Do Interest Rates Signal Strength in the Chinese Economy?

China

A rise in money market rates in China may be a sign of economic strength rather than of weakness in the financial sector, Bloomberg reports. The third quarter brought good news to those who are optimistic about the future of China’s economy. Economic growth surged to 7.8 percent, up from 7.5 percent in the first two quarters. However, many believe that this was in no small part due to measures taken by the Chinese government to increase liquidity in the country, steps that were put in place this June amid rising borrowing costs.

Liquidity measures, though, had an unintended side effect, one factor being behind a jump in inflation rates to over 3 percent this September. With inflation rates in categories such as food and housing significantly higher than the official overall number, concerns over the nation’s poor have led the Chinese government to cut back on the liquidity measures, which were stopped earlier this month.

Now that the government has ceased injecting cash into the economy, market interest rates have begun once more to rise. The seven day repurchase rate, which is the rate that financial institutions charge each other on a loan backed by the exchange of securities, has risen by well over one percent to 4.88 percent. Meanwhile, the rate for one-year swap contracts — which reflects uncertainty over future interest rate hikes by locking in the current repurchase rate — rose by only 11 basis points to slightly over 4 percent.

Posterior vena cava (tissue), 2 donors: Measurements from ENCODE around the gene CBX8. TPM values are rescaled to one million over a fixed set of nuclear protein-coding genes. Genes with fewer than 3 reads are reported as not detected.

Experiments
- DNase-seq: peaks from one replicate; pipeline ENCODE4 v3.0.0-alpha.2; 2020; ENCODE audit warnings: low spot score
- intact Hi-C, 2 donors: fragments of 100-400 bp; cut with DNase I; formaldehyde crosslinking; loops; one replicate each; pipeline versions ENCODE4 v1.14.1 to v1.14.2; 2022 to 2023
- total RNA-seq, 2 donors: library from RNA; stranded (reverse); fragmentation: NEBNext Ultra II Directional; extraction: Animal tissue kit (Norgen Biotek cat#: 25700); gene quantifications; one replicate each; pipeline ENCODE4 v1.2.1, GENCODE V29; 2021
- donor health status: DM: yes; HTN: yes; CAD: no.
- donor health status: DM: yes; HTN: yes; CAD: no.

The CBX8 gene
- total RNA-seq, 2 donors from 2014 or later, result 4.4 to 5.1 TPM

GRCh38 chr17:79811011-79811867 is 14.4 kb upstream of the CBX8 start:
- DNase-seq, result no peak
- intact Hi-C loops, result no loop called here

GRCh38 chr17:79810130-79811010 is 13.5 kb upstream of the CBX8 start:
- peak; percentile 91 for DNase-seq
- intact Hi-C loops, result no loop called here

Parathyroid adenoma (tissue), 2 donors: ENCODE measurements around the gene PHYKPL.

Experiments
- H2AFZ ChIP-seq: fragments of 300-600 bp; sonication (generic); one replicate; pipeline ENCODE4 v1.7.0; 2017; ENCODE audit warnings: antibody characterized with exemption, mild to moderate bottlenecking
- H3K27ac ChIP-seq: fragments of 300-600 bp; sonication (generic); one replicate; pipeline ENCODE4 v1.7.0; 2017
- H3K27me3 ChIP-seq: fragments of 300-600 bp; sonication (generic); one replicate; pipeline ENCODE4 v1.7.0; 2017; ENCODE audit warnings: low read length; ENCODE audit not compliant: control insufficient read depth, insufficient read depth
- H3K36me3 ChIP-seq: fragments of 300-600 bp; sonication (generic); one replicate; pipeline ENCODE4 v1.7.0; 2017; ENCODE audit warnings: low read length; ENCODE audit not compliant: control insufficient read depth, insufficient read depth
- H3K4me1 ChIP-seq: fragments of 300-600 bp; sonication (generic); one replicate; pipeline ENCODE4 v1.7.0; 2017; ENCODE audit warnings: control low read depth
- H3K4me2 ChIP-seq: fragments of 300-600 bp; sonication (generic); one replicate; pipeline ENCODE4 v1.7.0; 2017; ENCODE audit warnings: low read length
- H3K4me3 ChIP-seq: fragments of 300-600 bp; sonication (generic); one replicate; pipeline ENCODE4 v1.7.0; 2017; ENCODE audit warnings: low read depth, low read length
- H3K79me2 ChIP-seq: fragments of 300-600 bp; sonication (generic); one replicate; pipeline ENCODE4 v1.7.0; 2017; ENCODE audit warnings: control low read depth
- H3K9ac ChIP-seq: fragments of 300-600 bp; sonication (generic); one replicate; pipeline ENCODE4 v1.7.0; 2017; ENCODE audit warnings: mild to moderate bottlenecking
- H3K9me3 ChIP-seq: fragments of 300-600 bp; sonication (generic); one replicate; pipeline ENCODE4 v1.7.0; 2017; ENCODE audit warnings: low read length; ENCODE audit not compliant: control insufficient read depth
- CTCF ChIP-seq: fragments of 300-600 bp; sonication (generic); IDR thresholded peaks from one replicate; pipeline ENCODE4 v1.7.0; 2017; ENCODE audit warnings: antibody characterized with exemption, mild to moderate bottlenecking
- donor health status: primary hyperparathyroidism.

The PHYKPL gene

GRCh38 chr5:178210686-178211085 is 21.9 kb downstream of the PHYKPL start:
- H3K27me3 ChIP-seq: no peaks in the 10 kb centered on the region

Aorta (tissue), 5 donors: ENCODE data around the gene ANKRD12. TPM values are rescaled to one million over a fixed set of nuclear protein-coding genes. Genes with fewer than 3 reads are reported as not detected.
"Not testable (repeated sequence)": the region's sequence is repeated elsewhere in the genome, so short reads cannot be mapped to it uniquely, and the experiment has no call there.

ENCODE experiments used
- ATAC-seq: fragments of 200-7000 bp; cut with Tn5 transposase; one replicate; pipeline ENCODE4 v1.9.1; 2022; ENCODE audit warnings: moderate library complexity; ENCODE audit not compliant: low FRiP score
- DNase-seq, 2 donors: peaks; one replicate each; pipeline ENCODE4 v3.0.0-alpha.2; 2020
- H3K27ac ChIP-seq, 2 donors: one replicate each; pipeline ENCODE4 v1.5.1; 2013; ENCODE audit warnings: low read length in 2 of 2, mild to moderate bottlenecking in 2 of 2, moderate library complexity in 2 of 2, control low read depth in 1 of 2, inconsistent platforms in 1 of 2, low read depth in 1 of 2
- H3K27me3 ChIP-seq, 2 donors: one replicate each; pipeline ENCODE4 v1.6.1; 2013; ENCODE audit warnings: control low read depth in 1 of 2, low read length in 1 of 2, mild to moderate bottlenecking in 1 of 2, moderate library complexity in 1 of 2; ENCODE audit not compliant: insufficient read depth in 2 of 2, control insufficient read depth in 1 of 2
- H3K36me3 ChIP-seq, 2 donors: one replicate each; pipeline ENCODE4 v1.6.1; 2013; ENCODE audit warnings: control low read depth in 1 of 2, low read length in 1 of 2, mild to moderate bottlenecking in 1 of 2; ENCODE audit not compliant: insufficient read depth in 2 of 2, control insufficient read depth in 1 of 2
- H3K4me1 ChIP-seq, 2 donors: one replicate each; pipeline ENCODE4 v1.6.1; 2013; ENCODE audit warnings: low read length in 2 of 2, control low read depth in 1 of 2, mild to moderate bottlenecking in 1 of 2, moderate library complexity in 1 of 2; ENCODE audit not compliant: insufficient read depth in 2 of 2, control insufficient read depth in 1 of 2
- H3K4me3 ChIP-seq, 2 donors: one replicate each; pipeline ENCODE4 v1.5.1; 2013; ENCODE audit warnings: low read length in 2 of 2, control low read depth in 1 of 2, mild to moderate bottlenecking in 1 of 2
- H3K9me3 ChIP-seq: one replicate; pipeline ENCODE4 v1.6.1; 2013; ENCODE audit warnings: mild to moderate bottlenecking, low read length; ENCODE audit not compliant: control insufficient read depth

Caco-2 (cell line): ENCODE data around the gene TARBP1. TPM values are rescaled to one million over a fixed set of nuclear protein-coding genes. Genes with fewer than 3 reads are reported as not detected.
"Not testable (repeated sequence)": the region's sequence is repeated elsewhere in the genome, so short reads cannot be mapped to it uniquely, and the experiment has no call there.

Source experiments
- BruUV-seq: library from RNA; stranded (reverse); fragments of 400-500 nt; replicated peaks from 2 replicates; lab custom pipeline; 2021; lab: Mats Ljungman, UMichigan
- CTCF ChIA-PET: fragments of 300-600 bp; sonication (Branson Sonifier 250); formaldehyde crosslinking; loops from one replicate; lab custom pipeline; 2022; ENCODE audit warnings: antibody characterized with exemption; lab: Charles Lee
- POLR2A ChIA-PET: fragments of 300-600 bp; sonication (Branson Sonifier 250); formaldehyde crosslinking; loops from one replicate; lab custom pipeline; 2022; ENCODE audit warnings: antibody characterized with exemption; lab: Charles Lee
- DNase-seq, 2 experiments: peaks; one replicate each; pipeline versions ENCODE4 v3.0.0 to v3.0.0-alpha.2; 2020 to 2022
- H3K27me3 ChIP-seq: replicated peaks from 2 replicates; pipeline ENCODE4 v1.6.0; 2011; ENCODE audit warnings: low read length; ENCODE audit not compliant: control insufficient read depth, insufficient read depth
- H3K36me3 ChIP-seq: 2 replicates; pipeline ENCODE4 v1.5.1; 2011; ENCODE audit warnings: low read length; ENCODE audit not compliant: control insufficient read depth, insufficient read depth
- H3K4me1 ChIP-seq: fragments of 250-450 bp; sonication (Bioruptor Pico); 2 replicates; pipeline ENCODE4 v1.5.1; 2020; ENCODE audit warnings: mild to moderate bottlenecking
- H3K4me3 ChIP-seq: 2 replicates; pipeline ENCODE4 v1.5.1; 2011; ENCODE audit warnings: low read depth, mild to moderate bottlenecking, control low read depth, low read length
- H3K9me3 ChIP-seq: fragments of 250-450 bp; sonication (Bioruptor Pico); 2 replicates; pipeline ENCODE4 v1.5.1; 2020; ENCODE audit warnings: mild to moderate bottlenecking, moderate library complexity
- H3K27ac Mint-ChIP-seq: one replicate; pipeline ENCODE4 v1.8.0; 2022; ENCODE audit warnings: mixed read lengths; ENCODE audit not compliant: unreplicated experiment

This means that, while the stop of liquidity measures has driven up the short term rate, medium and long-term expectations are not plagued by uncertainty. This differs from earlier this summer, when the one-year swap contract rate was over 5 percent, meaning that institutions believed that there was more insecurity in locking in the repurchase rate for the duration of a year.

One of the reasons that financial institutions have more confidence this time around is that the third Plenum, or meeting of the chief committee of the Communist Party of China, is due to be held this November. Many believe that the conference will be a forum for the discussions of real changes to the country’s economic system, with deregulation in a number of sectors a possible outcome. Chinese officials have already been quoted as calling the reforms that are slated to emerge from the meeting “comprehensive” and “unprecedented.”

Two areas that are likely to get the spotlight next month are the Chinese shadow banking sector and the topic of government debt. Reigning in shadow banking in the country would allow a greater degree of control over the region’s markets, and getting debt levels under control would show that the government is committed to growth that is sustainable over long periods of time.

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